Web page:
- Acetyl hexapeptide-37 helps water move through the epidermis, as well as promotes collagen synthesis.
- Oligopeptide-68 inhibits regulatation of melanogenic enzymes and claims t to be a better at skin brightening than vitamin C
- Tetrapeptide-38 helps reduce the appearance of dark spots.
- Azeloyl tetrapeptide-21 helps prevent damage from free radicals.
- Hexapeptide-11 helps regulate stress and kicks these into high gear: transmembrane proteins, matrix proteins and skin lipids.
- Argireline, the neuropeptide OG, blocks the release of acetylcholine (ACh) which is necessary for forming muscle contractions, thus fine lines.
- Acetyl tetrapeptide-22 enhances stress tolerance and prevents damage by increasing the heat-shock proteins.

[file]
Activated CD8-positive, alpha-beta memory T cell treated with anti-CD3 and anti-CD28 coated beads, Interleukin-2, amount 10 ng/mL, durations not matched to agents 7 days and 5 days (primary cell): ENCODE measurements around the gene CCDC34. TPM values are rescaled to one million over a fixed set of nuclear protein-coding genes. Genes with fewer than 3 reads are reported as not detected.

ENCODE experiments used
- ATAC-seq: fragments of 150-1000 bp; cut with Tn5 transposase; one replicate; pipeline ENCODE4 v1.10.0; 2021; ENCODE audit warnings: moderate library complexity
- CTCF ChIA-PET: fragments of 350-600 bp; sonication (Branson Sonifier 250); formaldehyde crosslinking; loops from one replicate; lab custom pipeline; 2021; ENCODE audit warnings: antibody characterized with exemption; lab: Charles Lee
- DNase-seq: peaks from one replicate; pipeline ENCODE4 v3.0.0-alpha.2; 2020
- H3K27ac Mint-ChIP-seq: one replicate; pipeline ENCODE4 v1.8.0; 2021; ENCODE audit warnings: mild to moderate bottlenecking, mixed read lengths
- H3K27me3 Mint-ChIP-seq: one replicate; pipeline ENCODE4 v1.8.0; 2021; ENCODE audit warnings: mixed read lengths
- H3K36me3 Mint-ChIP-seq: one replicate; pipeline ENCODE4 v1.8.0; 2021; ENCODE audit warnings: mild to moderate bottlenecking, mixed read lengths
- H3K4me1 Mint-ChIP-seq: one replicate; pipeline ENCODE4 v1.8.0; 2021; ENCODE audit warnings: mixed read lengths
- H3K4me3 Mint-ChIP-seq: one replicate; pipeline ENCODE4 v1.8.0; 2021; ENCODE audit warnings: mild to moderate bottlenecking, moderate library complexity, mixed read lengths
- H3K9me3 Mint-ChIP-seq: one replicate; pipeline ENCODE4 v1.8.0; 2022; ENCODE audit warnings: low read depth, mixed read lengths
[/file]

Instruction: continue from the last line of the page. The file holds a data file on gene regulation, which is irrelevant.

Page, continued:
Mix Them Up: Look for a Peptide Blend
Even if you’re a one-shot, zero-steps no-maintenance kinda person when you it comes to your skincare routine, consider peptides — this lazy girls best skincare friend. And not just any peptide. Many products on the market today, wise to selling pitches of multi-benefits, contain a blend of peptides that can, yes, deliver multiple results. So, maybe, especially, if you’re a on-shot, no-maintenance kinda person with your skincare, peptides are the step for you. With peptides, it’s not about adding a lot of one kind, it’s about choosing a blend that’s the equivalent of a well-balanced cocktail that won’t put your skin over the edge, but keep it consistently happy.
Peptide Pep Talk
Like everything in skincare’s latest and greatest trends, don’t go into peptides expecting Botox-like results. Only botox can do that. But if you’re looking to really hone in your skincare routine to suit your skin’s unique (and, let’s face it, sometimes shifting) mood, give peptides a fair shake. Peptides are more prominent than ever in skincare circles and it’s worth making the rounds to see which blends get you the best results (and results you will see). Ready to put a little peptide in your skincare step? ;)